But what does Hygroscopic mean? Basically, if an object is hygroscopic, it means that the object will continuously absorb water from the air until it is fully saturated and unable to take on any more water. The opposite of this is hydrophobic, meaning that even if water is dumped on top of the material, it will not absorb and simply bead up and slide off the surface.

Saturated or water logged PETG filament can cause a lot of problems in the outcome of your prints. Firstly, PETG that's absorbed too much water may not lay properly causing mild dimensional differences in your print that you did not design. Water can cause some of the bonds in the PETG and its layers to break down, meaning that your print will be significantly weaker than it should be.

How Should You Store PETG?

As stated before, PETG is hygroscopic, meaning that it absorbs water from the air over time. This can cause all sorts of problems so it’s important to make sure that you are storing your PETG properly.

Since the main problem here is the absorption of water, moisture and humidity are your two biggest enemies here. Simply living in a particularly humid region of the world can make it a lot harder to successfully care for your PETG.

Because of this, you should store your PETG in an enclosed container in a cool and dry part of your home. Obviously, having a dehumidifier close by can help prevent your PETG absorbing moisture and the use of vacuum sealing and dry boxes can be useful here too. Though these are the ideal conditions for storage, if you don’t live in a particularly humid area, you don’t have to get too fancy. Just make sure that your filament is stored in the driest part of the house possible away from any possible sources of moisture.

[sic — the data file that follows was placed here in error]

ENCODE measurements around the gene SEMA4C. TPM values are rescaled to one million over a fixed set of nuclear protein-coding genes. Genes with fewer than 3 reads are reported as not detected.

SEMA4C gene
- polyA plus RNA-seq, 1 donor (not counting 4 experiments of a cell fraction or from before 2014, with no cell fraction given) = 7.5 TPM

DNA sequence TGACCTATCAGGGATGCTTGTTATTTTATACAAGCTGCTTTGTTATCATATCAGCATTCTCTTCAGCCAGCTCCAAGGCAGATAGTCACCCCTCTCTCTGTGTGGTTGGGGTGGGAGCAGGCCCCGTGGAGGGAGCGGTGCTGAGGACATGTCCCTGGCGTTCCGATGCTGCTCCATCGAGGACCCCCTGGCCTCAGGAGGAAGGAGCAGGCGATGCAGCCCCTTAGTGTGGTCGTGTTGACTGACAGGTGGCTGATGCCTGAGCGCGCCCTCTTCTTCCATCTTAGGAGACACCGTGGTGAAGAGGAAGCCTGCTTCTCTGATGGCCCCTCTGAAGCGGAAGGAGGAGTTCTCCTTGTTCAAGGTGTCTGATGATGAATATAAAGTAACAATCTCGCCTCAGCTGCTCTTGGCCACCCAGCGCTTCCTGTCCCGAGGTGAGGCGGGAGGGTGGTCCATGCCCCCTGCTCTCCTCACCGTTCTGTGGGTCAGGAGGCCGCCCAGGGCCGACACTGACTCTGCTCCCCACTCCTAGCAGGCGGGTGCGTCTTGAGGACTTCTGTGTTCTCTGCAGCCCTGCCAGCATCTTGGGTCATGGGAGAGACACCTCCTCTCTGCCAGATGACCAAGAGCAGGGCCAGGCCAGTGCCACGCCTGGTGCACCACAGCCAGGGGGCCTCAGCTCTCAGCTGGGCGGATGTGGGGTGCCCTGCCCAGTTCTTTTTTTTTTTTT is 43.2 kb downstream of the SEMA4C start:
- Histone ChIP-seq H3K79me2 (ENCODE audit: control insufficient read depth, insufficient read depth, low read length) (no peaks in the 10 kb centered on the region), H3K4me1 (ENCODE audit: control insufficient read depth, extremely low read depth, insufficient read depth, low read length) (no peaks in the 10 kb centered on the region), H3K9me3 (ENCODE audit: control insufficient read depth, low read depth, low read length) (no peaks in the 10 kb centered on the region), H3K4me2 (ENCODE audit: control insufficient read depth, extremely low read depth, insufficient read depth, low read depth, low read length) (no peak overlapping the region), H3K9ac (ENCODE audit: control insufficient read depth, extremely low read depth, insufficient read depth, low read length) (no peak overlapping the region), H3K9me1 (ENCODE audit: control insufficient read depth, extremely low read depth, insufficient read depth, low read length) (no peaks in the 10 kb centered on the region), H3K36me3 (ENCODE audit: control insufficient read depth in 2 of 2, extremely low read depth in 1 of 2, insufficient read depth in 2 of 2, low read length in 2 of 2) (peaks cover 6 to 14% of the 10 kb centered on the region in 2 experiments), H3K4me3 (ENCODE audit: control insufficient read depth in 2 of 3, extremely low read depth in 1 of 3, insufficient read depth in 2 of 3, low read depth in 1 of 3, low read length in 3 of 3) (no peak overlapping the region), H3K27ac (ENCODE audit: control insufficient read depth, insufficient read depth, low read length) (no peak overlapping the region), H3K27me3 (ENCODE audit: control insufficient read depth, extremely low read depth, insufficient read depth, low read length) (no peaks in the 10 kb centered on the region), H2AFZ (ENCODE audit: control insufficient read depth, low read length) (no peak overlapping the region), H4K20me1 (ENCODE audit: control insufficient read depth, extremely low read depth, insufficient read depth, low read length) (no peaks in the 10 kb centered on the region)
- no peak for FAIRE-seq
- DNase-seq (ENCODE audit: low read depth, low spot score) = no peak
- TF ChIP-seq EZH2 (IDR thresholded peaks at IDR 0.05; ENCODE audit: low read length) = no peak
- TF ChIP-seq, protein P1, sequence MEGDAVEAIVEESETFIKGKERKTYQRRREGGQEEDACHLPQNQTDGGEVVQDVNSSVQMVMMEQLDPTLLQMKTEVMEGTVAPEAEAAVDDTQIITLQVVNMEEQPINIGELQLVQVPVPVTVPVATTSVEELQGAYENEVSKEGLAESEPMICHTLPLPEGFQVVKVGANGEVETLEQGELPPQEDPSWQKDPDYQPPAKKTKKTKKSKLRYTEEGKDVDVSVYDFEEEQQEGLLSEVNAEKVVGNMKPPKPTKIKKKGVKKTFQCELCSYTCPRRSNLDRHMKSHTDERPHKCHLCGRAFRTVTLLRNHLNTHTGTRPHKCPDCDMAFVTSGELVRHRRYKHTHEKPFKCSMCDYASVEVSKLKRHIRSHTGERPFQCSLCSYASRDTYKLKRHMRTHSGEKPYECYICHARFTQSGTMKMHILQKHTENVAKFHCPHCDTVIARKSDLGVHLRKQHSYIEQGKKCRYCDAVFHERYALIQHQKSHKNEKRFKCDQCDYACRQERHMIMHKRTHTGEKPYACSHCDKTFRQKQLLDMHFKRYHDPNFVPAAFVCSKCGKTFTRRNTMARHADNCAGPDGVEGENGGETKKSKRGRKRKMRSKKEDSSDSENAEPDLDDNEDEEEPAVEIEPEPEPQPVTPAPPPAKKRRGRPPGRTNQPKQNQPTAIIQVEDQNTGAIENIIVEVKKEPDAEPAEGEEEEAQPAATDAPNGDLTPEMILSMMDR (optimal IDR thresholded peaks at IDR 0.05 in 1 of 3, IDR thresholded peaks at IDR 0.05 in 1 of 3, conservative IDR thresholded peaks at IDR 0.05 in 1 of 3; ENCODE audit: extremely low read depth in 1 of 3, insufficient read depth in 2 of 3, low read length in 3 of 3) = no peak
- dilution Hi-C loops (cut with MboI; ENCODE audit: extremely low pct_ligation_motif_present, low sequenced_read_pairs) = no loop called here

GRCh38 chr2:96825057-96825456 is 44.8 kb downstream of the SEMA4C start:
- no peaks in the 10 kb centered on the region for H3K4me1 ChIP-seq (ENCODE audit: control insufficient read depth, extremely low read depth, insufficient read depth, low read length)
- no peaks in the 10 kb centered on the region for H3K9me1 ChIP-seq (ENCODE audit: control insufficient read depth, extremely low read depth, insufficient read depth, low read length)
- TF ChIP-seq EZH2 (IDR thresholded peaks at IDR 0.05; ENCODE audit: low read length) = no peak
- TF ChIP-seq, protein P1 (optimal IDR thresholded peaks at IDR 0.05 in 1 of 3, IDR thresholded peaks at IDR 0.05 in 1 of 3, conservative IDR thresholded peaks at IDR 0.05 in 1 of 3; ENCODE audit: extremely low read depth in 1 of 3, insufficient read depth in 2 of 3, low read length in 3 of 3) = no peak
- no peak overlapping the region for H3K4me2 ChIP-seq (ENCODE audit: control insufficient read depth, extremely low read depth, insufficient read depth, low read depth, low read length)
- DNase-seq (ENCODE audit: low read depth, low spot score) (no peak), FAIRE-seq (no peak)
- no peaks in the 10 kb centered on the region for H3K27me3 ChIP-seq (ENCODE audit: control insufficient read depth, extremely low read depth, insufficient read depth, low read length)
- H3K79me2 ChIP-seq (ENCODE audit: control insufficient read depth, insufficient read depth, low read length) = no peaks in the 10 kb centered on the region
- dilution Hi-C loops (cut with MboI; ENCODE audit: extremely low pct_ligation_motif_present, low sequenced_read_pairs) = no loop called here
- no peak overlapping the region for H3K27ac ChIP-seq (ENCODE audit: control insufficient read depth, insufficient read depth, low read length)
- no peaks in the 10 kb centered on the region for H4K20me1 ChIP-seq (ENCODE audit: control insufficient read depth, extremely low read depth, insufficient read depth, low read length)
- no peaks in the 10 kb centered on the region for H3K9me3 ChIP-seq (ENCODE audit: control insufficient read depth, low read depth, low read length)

How Do You Know If Your PETG Is Wet?

Though it’s not blatantly obvious that a spool of PETG is saturated with water just by looking at it, there are a few obvious signs that you’ll notice if you are using wet PETG to print.

First, you might notice that the quality of your print is getting worse and the layers of your print aren’t adhering to each other as well as they should be. It will be even more obvious if compared to a good print that you have laying around. If all else is the same but your print is of significantly lesser quality than normal, it is most likely that this is the issue.

Another way you can tell if by simply listening as you print. If you hear any sort of crackling or popping noises coming from the hot end of your printer, this is most likely water evaporating as the plastic is being melted. If you’re hearing these sorts of noises as you're printing, there’s no doubt that the PETG being used is too wet.

What Do You Do If Your PETG Is Wet?

Luckily, even though the absorption of water can cause a lot of problems for your PETG filament, it's not the end of the world if your filament gets wet.

Filament dryers can be used on entire spools of filament to get rid of all moisture that was absorbed. These machines are easy to use and allow you to make your wet PETG filament as good as new again. Two of the best filament dryers on the market are the Sovol SH01 Filament Dryer and the PrintDry Pro Filament Drying System. These filament dryers, along with many others, allow you to get around the hygroscopic nature of PETG so that you don’t have to be so worried about storing your PETG in the best conditions possible.

About THE AUTHOR

William Stone

William Stone

William has spent 20 plus years in the custom manufacturing industry as a COO, CEO and Owner of various custom product businesses. His experience has exposed him to all types of manufacturing from die cast, die struck, injection molding, CNC machining, laser etching, engraving and of course 3D printing.

Learn more about William Stone

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Is PETG Hygroscopic?